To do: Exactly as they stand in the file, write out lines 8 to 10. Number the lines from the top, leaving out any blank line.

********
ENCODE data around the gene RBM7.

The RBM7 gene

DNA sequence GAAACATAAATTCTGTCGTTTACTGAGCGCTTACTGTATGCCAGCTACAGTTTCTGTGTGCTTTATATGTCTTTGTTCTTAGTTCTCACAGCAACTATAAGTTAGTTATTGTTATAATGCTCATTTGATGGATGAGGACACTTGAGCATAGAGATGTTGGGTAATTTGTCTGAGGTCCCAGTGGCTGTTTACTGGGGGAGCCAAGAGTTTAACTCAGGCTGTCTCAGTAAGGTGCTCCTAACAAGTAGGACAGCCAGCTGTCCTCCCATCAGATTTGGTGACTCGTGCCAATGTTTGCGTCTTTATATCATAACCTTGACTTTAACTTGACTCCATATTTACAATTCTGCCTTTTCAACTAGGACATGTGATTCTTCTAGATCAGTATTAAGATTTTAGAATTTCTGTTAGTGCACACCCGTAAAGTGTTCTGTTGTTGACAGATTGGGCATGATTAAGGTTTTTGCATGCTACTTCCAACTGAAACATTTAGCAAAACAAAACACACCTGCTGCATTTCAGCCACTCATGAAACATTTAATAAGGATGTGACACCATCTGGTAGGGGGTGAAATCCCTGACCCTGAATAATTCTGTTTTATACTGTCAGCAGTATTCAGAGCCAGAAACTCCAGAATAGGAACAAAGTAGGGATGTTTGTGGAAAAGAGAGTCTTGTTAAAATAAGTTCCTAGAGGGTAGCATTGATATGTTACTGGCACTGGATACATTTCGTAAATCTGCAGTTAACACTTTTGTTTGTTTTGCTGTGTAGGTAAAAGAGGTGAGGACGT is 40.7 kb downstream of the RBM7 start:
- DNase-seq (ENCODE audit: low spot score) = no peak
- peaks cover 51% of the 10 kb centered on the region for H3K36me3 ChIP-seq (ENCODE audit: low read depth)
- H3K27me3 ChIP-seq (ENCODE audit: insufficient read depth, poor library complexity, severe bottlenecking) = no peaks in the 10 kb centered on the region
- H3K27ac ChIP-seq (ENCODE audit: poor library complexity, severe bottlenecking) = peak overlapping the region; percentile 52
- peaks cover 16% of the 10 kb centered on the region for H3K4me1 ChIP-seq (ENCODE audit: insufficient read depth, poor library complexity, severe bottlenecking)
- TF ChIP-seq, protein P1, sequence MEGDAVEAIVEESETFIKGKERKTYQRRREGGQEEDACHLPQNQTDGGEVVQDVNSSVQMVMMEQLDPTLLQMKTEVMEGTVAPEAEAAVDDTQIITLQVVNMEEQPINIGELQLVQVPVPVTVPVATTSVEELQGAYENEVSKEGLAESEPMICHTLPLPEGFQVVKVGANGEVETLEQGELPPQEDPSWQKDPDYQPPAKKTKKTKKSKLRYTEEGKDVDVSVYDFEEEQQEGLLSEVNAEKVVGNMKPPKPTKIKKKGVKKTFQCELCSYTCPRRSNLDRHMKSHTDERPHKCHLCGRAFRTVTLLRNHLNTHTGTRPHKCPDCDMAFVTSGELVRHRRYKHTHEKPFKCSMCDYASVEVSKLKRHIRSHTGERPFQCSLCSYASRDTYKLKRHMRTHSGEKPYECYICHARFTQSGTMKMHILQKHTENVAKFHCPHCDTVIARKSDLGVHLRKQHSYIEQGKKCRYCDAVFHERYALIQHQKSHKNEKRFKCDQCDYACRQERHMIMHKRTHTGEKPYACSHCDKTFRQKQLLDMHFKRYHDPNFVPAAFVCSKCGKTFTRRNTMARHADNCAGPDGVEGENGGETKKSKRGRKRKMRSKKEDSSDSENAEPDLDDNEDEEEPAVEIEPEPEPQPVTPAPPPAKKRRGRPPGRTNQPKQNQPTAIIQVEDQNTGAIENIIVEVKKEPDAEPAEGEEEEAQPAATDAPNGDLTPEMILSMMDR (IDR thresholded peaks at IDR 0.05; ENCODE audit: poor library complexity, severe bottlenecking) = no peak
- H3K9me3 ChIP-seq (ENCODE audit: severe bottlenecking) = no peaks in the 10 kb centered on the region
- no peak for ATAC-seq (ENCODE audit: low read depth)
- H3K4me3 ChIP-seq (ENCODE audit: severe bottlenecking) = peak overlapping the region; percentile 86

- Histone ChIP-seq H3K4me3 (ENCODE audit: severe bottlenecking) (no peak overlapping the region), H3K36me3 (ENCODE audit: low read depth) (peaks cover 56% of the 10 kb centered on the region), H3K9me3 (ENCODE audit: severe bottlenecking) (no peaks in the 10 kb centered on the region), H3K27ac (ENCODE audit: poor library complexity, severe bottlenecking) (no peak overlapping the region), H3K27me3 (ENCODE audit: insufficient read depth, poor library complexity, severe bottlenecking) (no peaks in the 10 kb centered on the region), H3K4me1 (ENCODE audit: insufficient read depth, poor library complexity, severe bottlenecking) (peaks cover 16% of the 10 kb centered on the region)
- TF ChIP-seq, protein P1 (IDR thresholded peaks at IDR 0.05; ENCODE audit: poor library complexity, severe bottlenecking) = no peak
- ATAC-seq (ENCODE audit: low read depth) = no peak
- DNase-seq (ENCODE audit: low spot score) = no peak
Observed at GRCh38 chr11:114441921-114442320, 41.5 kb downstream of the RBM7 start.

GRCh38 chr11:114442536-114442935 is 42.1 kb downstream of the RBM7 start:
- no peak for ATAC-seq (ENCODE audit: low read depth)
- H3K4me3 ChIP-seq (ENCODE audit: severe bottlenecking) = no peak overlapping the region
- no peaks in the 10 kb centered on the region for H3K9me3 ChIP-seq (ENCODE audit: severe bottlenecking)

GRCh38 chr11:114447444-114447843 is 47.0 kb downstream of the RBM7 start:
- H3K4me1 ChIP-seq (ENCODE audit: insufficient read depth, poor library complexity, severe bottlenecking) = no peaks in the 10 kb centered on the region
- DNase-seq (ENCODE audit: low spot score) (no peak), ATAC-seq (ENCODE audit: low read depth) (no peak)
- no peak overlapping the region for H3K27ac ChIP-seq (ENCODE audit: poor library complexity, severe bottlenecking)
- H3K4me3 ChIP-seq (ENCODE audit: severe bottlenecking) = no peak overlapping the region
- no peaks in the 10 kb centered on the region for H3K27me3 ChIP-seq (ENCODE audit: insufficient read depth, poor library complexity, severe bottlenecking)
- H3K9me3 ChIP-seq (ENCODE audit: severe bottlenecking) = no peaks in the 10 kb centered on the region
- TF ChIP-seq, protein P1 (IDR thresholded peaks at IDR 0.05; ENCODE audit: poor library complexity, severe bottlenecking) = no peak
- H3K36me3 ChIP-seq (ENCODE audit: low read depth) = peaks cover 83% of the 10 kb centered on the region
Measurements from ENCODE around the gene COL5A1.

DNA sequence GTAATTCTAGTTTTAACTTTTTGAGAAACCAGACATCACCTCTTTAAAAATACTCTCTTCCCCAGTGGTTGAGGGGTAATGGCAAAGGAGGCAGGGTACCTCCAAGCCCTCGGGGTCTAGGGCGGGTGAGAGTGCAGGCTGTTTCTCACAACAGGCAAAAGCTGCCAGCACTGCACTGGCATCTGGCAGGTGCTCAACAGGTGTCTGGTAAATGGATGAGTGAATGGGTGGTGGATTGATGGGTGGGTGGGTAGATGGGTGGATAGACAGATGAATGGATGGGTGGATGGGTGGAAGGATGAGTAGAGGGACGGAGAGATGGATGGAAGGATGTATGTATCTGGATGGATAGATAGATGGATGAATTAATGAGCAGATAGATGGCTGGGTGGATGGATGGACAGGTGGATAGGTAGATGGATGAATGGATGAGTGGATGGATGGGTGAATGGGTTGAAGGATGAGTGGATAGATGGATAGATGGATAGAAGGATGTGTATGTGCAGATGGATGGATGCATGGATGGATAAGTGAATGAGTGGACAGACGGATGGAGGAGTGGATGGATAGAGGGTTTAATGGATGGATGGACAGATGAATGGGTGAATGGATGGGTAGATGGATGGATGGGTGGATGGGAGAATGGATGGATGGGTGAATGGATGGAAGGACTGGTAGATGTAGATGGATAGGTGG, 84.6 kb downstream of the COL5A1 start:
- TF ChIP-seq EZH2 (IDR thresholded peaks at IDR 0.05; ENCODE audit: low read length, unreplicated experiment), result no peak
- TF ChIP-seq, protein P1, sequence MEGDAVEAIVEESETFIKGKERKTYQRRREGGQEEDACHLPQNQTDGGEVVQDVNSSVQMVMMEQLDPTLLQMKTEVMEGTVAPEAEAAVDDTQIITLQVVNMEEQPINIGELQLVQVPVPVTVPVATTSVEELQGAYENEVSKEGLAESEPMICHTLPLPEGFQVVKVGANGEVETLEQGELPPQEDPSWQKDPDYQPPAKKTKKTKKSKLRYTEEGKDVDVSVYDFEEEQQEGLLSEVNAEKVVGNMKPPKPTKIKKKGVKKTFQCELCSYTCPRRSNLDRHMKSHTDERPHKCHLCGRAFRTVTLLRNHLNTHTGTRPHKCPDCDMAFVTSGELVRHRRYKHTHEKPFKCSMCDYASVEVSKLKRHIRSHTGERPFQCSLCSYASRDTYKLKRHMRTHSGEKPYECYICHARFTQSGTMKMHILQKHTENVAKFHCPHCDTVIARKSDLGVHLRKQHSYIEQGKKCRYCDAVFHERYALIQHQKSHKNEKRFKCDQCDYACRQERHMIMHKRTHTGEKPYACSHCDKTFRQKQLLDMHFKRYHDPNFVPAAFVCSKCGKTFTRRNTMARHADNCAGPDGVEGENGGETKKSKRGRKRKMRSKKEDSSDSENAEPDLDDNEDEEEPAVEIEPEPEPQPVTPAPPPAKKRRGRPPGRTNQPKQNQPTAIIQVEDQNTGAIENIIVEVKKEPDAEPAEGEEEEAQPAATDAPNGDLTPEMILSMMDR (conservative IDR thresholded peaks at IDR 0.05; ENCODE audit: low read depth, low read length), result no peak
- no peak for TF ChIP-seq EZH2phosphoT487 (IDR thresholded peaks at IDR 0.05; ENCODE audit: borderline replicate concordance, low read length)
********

- peaks cover 16% of the 10 kb centered on the region for H3K4me1 ChIP-seq (ENCODE audit: insufficient read depth, poor library complexity, severe bottlenecking)
- TF ChIP-seq, protein P1, sequence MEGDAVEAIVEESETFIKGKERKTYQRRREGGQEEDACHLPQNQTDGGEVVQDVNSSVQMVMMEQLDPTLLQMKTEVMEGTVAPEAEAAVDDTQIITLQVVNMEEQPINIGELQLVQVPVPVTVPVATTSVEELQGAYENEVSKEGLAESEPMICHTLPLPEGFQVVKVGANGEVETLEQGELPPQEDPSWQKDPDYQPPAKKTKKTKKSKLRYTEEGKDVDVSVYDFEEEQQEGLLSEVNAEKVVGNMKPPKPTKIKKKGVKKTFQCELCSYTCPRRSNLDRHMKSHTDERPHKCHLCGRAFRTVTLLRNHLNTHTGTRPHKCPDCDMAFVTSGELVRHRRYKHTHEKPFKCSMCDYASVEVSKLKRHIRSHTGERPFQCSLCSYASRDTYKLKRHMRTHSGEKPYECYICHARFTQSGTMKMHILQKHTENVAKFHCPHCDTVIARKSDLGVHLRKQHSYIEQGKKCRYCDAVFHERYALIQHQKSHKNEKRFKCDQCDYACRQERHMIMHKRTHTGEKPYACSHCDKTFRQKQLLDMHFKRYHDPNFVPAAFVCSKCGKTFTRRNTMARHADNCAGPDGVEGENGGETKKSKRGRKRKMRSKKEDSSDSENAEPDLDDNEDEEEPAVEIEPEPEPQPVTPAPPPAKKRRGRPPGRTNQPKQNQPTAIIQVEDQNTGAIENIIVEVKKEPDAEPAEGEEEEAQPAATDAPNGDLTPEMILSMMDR (IDR thresholded peaks at IDR 0.05; ENCODE audit: poor library complexity, severe bottlenecking) = no peak
- H3K9me3 ChIP-seq (ENCODE audit: severe bottlenecking) = no peaks in the 10 kb centered on the region